Pling!

I discovered the other day the the exclamation mark (!), which is apparently known as an exclamation point in American English, has a number of other names. When it was first introduced by printers in the 15th century, it was known as a sign of admiration or exclamation or the note of admiration in English.

In the early 20th century it was known as an ecphoneme [source]. A related word is eroteme, which is another name for the question mark (?), and comes from the Ancient Greek ἐρώτημα (erṓtēma – question), from ερωτώ (erotó – to ask) [source].

In 1950s American typesetting manuals it was referred to as a bang. Related punctuation marks are the interrobang (‽), a combination of an exclamation mark and question mark that was invented in 1962 by Martin K. Speckter, an American advertising executive [source], and the gnaborretni (⸘), an inverted interrobang [source].

Printers might call it a screamer, gasper, slammer or startler.

British hackers apparently call it, or called it, a shriek or pling, which is my favourite name for this punctuation mark.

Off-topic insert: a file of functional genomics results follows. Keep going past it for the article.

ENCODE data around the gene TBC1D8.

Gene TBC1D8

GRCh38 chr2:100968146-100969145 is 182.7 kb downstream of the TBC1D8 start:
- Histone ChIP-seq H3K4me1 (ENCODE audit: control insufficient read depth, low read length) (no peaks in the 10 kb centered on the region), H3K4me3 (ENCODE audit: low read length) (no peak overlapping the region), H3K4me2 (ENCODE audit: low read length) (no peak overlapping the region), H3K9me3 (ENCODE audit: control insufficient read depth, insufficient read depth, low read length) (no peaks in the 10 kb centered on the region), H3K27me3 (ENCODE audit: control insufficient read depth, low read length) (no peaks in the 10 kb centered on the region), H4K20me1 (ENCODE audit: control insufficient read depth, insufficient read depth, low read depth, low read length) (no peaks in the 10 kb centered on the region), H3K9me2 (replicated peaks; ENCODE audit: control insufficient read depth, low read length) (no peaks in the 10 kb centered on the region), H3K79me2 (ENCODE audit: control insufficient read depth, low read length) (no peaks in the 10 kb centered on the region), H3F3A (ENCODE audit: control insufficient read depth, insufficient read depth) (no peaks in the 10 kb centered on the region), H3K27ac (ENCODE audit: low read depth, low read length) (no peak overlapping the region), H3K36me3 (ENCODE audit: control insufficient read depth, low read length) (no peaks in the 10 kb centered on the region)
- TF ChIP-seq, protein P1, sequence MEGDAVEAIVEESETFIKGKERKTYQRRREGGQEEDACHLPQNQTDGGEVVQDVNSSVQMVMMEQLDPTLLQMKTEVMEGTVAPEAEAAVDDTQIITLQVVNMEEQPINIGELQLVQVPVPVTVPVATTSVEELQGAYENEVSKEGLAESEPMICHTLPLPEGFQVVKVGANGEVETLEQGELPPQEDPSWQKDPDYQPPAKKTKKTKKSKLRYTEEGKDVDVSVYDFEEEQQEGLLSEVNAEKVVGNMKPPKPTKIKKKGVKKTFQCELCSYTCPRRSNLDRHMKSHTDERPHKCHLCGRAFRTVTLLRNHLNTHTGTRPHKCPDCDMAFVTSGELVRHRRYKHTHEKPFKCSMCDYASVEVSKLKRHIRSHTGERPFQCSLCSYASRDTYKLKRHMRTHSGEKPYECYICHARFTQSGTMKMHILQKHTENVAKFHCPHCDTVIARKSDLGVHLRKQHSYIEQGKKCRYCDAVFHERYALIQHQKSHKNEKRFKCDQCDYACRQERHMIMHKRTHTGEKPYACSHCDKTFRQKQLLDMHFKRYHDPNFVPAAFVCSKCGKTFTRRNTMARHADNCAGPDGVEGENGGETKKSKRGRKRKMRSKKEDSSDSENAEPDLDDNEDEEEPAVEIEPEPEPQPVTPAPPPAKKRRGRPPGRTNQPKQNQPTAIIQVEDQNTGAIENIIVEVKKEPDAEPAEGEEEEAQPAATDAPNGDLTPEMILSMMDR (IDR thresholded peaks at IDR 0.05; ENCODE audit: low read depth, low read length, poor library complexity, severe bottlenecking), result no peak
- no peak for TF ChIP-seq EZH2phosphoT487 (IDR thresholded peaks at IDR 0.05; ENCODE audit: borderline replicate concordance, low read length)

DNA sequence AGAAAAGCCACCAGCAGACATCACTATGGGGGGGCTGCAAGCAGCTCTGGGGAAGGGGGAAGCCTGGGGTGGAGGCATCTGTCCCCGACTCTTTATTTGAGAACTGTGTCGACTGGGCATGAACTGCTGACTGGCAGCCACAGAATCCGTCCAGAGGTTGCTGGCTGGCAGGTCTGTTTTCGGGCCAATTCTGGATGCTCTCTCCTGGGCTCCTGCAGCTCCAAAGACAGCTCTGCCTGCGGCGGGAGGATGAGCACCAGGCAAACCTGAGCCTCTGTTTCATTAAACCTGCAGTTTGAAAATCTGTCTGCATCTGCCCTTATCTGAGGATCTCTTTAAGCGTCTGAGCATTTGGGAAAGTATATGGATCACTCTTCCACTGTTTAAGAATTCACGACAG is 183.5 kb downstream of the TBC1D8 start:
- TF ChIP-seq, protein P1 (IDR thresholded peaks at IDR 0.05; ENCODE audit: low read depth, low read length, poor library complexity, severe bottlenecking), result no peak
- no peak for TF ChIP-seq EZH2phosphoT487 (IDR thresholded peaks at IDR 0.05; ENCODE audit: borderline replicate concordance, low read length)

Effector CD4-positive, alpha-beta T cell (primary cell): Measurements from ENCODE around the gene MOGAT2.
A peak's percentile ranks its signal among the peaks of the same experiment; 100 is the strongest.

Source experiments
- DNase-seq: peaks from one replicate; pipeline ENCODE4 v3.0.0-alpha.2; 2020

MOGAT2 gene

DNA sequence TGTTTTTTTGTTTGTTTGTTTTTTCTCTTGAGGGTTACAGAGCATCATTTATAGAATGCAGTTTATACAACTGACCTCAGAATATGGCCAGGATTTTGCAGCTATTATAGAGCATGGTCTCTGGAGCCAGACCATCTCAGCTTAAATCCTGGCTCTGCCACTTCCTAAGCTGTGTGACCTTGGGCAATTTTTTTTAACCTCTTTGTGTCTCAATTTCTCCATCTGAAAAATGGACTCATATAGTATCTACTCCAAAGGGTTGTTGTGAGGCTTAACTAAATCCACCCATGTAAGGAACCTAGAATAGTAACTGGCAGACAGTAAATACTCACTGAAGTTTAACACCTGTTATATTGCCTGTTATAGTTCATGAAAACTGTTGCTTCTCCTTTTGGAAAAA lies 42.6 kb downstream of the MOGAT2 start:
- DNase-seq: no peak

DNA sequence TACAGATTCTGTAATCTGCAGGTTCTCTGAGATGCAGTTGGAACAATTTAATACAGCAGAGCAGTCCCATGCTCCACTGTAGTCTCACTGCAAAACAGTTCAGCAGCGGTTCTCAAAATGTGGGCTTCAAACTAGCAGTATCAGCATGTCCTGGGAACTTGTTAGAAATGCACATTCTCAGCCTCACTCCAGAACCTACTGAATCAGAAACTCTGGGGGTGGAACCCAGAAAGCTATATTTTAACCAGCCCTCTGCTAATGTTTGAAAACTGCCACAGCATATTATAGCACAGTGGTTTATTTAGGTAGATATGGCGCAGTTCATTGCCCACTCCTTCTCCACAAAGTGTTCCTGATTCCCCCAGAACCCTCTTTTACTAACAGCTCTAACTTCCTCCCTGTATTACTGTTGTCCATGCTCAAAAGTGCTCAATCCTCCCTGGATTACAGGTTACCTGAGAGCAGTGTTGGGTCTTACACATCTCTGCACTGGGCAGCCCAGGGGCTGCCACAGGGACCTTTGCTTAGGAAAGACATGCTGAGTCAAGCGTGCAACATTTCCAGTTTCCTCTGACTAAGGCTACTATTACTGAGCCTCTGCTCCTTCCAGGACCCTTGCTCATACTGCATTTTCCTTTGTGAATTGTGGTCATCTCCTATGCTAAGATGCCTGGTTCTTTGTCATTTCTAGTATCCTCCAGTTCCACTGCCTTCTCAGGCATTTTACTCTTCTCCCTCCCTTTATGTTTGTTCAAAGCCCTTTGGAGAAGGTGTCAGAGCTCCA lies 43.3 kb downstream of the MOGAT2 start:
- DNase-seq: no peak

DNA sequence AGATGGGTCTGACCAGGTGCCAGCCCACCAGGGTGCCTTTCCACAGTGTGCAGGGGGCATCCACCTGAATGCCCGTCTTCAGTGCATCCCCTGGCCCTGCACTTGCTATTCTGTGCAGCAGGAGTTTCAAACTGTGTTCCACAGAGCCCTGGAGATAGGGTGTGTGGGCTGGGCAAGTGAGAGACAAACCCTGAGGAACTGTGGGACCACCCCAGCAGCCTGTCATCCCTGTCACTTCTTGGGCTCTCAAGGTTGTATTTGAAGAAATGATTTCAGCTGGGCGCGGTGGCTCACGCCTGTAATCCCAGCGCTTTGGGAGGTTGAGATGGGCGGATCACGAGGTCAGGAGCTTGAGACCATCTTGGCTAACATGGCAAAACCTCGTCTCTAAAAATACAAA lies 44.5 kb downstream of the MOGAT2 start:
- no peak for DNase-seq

In Welsh the exclamation mark is known as a ebychnod, from ebychu (to exclaim) and nod (mark), or rhyfeddnod, from rhyfedd (strange, odd) and nod.

In Armenian the equivalent of the exclamation mark (see below) is known as a Բացականչական նշան (Bats’akanch’akan nshan) or “exclamatory mark/sign” or “screamer”.

Here are some exclamation marks in other alphabets:

Exclamation marks in various alphabets

What is the exclamation mark called in other languages?

Here’s a video I made last week about the word exclamation:

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